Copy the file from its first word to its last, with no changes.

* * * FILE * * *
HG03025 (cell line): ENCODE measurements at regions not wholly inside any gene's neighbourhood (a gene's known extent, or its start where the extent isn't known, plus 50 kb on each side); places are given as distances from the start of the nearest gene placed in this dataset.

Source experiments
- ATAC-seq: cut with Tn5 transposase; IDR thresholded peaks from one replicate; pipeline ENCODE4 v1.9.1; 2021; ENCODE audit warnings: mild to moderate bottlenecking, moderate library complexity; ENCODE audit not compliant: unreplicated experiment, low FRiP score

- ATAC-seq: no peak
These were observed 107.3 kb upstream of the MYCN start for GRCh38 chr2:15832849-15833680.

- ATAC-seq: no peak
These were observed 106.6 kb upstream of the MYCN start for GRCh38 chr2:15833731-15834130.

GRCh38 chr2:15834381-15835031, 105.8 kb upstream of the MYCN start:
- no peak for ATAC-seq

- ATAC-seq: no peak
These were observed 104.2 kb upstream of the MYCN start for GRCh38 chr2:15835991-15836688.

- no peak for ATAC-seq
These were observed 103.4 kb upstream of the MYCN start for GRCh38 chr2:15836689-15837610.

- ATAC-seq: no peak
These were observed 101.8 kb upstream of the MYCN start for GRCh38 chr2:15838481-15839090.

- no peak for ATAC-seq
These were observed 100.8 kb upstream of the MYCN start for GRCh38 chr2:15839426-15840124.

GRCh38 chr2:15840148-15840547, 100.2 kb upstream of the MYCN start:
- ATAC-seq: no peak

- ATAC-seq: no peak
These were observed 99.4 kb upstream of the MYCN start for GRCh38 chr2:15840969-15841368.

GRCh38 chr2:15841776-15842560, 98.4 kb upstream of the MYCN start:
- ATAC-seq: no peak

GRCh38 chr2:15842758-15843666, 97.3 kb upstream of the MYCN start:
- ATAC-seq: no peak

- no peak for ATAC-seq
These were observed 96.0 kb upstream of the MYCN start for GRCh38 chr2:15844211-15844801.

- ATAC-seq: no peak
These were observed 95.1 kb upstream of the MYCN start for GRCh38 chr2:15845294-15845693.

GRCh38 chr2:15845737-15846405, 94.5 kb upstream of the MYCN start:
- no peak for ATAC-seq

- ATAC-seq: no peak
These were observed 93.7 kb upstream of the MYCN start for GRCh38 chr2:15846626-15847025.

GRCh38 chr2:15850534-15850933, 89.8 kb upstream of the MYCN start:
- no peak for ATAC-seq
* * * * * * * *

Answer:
HG03025 (cell line): ENCODE measurements at regions not wholly inside any gene's neighbourhood (a gene's known extent, or its start where the extent isn't known, plus 50 kb on each side); places are given as distances from the start of the nearest gene placed in this dataset.

Source experiments
- ATAC-seq: cut with Tn5 transposase; IDR thresholded peaks from one replicate; pipeline ENCODE4 v1.9.1; 2021; ENCODE audit warnings: mild to moderate bottlenecking, moderate library complexity; ENCODE audit not compliant: unreplicated experiment, low FRiP score

- ATAC-seq: no peak
These were observed 107.3 kb upstream of the MYCN start for GRCh38 chr2:15832849-15833680.

- ATAC-seq: no peak
These were observed 106.6 kb upstream of the MYCN start for GRCh38 chr2:15833731-15834130.

GRCh38 chr2:15834381-15835031, 105.8 kb upstream of the MYCN start:
- no peak for ATAC-seq

- ATAC-seq: no peak
These were observed 104.2 kb upstream of the MYCN start for GRCh38 chr2:15835991-15836688.

- no peak for ATAC-seq
These were observed 103.4 kb upstream of the MYCN start for GRCh38 chr2:15836689-15837610.

- ATAC-seq: no peak
These were observed 101.8 kb upstream of the MYCN start for GRCh38 chr2:15838481-15839090.

- no peak for ATAC-seq
These were observed 100.8 kb upstream of the MYCN start for GRCh38 chr2:15839426-15840124.

GRCh38 chr2:15840148-15840547, 100.2 kb upstream of the MYCN start:
- ATAC-seq: no peak

- ATAC-seq: no peak
These were observed 99.4 kb upstream of the MYCN start for GRCh38 chr2:15840969-15841368.

GRCh38 chr2:15841776-15842560, 98.4 kb upstream of the MYCN start:
- ATAC-seq: no peak

GRCh38 chr2:15842758-15843666, 97.3 kb upstream of the MYCN start:
- ATAC-seq: no peak

- no peak for ATAC-seq
These were observed 96.0 kb upstream of the MYCN start for GRCh38 chr2:15844211-15844801.

- ATAC-seq: no peak
These were observed 95.1 kb upstream of the MYCN start for GRCh38 chr2:15845294-15845693.

GRCh38 chr2:15845737-15846405, 94.5 kb upstream of the MYCN start:
- no peak for ATAC-seq

- ATAC-seq: no peak
These were observed 93.7 kb upstream of the MYCN start for GRCh38 chr2:15846626-15847025.

GRCh38 chr2:15850534-15850933, 89.8 kb upstream of the MYCN start:
- no peak for ATAC-seq